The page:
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|Title:||Interactions Between Heterotrophic and Autotrophic Bacteria in Fixed-Film Biological Processes Used in Drinking Water Treatment|
|Doctoral Committee Chair(s):||Rittmann, Bruce E.|
|Department / Program:||Civil Engineering|
|Degree Granting Institution:||University of Illinois at Urbana-Champaign|
|Abstract:||Biological nitrification in water treatment is largely used in Europe to remove ammonia before the final disinfection step. In order to simulate this process in the laboratory, a scaling procedure for biofilm processes was developed and evaluated. Experiments conducted with these laboratory-scale reactors simulating nitrification in water treatment showed that in addition to remove ammonia, biological treatment can be used to remove easily biodegradable organic compounds such as acetate, and some trace concentrations of common micropollutants, such as phenol, monochlorophenol and chlorinated benzenes. Whereas phenol and monochlorophenol are removed immediately, chlorinated benzenes are removed after an adaptation period attributed to the time required for enzyme inductions. The biodegradation of high-molecular-weight organic compounds was estimated by challenging the laboratory scale reactors with two proteins of similar molecular weight but opposite net charge and a polysaccharide. While the proteins were hydrolyzed and assimilated the biofilm, the polysaccharide was not hydrolyzed. These results demonstrated the presence of proteolytic enzymes and the absence of polysaccharadase in an unacclimated biofilm.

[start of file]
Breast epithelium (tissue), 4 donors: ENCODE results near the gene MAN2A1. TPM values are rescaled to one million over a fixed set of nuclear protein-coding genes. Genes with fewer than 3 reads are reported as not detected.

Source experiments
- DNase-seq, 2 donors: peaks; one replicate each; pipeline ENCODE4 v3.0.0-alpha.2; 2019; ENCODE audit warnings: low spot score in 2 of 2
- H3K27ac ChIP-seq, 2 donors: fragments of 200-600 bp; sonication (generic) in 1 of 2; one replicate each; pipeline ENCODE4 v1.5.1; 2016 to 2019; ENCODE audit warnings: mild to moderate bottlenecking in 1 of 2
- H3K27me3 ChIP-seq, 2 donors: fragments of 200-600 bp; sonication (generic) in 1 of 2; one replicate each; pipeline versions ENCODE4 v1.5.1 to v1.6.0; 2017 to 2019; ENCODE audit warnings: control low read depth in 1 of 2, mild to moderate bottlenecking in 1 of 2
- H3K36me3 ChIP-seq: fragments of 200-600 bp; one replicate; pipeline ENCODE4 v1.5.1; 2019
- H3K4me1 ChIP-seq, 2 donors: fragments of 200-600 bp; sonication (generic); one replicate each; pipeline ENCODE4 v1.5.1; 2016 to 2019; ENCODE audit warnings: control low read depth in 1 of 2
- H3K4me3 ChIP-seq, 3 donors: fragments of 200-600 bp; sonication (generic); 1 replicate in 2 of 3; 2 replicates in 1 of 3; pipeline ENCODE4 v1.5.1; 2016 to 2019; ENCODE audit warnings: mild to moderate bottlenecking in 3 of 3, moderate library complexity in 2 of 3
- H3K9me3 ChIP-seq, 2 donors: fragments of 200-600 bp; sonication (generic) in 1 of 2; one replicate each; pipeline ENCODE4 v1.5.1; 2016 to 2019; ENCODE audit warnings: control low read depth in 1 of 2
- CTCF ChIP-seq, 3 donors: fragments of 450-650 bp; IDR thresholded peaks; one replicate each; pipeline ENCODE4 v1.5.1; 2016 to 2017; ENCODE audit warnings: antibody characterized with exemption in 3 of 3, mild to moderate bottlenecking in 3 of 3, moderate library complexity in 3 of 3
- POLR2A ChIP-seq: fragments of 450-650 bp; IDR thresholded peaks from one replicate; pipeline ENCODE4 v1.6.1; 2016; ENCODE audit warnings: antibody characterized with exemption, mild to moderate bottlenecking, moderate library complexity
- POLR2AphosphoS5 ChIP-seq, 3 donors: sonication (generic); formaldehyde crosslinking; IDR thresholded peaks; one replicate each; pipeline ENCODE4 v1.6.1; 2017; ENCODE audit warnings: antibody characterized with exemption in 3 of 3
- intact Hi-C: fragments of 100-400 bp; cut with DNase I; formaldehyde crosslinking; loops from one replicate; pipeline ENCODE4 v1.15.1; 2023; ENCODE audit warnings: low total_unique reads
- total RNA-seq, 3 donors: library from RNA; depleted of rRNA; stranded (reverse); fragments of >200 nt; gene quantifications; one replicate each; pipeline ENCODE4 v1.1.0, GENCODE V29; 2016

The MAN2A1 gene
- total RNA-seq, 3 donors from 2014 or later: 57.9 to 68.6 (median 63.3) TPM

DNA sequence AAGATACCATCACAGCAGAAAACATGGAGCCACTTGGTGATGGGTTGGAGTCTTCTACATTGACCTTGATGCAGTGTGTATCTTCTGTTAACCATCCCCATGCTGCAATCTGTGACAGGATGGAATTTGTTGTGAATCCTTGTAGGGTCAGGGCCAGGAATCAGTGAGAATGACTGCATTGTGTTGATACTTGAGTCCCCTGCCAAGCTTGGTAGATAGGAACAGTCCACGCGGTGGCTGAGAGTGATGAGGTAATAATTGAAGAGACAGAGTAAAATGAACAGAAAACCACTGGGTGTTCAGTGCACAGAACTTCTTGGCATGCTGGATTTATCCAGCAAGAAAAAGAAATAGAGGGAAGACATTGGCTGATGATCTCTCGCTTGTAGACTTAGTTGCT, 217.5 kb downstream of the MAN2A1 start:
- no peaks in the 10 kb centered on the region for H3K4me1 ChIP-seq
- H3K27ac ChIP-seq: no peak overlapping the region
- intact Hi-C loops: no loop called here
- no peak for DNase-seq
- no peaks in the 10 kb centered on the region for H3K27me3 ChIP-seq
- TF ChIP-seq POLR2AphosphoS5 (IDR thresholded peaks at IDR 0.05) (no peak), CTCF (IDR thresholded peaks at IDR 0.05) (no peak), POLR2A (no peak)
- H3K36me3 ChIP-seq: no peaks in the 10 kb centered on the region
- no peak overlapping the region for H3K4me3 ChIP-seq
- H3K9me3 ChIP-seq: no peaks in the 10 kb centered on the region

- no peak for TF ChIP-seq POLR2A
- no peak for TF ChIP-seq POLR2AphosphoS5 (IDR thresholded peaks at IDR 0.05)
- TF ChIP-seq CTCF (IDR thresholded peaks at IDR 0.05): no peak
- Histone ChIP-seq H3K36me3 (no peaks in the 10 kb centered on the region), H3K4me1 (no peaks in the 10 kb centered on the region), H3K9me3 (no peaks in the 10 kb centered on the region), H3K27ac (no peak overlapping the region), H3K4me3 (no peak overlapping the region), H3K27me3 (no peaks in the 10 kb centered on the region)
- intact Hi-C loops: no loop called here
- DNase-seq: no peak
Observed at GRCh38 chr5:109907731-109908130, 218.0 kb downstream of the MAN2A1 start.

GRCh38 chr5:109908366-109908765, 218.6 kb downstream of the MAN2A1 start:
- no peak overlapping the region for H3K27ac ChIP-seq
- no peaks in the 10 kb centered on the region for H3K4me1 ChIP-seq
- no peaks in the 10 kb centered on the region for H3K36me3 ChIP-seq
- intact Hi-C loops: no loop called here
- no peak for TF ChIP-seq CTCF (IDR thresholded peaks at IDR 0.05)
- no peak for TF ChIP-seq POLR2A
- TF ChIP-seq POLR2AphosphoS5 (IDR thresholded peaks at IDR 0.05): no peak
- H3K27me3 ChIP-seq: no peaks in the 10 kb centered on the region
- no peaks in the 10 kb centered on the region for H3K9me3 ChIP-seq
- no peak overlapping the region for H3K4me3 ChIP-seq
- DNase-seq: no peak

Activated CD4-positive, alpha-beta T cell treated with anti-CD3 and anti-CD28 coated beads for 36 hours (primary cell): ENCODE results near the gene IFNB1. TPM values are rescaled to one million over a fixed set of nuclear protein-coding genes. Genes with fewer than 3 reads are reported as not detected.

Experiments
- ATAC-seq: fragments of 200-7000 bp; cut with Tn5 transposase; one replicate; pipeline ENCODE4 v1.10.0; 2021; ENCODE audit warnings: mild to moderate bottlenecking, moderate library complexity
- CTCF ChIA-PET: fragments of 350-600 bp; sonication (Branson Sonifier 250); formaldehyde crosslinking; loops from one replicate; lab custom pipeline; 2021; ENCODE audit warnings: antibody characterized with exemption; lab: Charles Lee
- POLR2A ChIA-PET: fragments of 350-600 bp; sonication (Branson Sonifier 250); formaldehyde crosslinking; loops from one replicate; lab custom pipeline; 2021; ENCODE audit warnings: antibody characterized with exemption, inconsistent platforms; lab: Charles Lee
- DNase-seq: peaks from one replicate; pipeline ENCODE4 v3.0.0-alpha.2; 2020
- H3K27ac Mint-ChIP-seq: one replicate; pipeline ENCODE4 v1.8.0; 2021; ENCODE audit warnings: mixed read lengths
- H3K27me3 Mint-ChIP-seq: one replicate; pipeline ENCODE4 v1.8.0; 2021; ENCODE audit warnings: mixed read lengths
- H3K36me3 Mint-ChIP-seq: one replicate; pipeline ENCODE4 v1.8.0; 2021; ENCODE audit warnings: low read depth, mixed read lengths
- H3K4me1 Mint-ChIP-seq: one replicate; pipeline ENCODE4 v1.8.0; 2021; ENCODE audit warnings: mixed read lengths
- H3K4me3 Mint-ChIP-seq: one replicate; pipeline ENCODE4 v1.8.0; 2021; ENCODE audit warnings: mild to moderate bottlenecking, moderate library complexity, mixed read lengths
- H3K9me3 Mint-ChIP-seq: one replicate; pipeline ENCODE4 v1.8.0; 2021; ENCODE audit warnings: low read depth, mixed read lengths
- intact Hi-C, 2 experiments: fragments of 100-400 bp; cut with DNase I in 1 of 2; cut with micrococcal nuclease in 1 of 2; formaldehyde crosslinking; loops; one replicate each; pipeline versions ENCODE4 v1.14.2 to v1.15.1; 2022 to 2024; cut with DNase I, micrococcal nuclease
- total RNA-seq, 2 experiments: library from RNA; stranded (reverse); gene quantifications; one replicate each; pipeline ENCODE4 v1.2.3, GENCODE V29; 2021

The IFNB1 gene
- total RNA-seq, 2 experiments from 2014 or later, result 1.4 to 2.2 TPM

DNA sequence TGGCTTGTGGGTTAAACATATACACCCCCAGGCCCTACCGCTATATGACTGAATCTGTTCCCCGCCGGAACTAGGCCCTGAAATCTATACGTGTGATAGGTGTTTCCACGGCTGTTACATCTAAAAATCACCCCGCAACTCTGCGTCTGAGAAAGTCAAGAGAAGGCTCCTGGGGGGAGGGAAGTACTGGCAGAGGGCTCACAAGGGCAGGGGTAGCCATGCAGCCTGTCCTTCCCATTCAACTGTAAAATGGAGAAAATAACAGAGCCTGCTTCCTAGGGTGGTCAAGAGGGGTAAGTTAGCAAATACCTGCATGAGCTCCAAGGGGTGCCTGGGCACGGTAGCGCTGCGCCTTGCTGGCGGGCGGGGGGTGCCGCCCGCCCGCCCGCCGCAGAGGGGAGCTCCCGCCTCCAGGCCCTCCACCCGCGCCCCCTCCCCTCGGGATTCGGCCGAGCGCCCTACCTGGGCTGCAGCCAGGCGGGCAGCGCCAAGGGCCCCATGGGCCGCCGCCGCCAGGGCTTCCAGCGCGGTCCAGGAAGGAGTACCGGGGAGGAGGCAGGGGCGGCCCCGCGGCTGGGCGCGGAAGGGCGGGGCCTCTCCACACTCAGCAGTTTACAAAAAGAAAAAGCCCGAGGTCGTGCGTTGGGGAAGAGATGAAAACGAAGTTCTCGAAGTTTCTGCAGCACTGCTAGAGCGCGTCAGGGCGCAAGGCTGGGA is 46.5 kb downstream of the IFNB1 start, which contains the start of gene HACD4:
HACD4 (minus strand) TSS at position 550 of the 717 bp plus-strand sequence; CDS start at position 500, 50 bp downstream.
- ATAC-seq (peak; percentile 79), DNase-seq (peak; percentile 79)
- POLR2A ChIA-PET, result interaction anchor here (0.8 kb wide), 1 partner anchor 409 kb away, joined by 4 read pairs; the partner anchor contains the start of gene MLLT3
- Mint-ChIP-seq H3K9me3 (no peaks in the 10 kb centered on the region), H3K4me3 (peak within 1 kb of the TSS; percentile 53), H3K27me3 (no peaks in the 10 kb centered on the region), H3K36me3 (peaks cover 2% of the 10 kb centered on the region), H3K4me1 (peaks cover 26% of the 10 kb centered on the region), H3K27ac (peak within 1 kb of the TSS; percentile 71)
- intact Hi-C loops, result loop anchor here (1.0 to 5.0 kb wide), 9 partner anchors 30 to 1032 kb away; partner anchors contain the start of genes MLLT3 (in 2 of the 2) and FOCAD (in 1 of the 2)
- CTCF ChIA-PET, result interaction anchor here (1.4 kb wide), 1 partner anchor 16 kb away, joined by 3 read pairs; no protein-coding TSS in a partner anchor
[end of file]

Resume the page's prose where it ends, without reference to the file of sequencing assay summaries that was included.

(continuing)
A steady-state biofilm model, describing the species distribution profile in a biofilm and incorporating the accumulation of inert biomass, was derived to predict the performance of biofilm processes fed with more than one substrate oxidized by more than one species. Evaluation of this model in experimental conditions relevant to water treatment showed a good agreement between theoretical and experimental fluxes. Modeling predictions and experimental data showed that for a completely mixed reactor, the growth of acetate utilizers do not significantly affect the growth of nitrifying bacteria for a range of acetate concentration of 0 to 179 $\mu$g/l as C and ammonia concentration of 40 to 90 $\mu$g/l as N. However, the experimental approach showed that a sudden increase of acetate concentration may result in a partial inhibition of the nitrification and the build-up of NO$\sb2$-in the effluent during non steady state conditions.
Thesis (Ph.D.)--University of Illinois at Urbana-Champaign, 1988.
|Date Available in IDEALS:||2015-05-13|
This item appears in the following Collection(s)
Dissertations and Theses - Civil and Environmental Engineering
Graduate Dissertations and Theses at Illinois
Graduate Theses and Dissertations at Illinois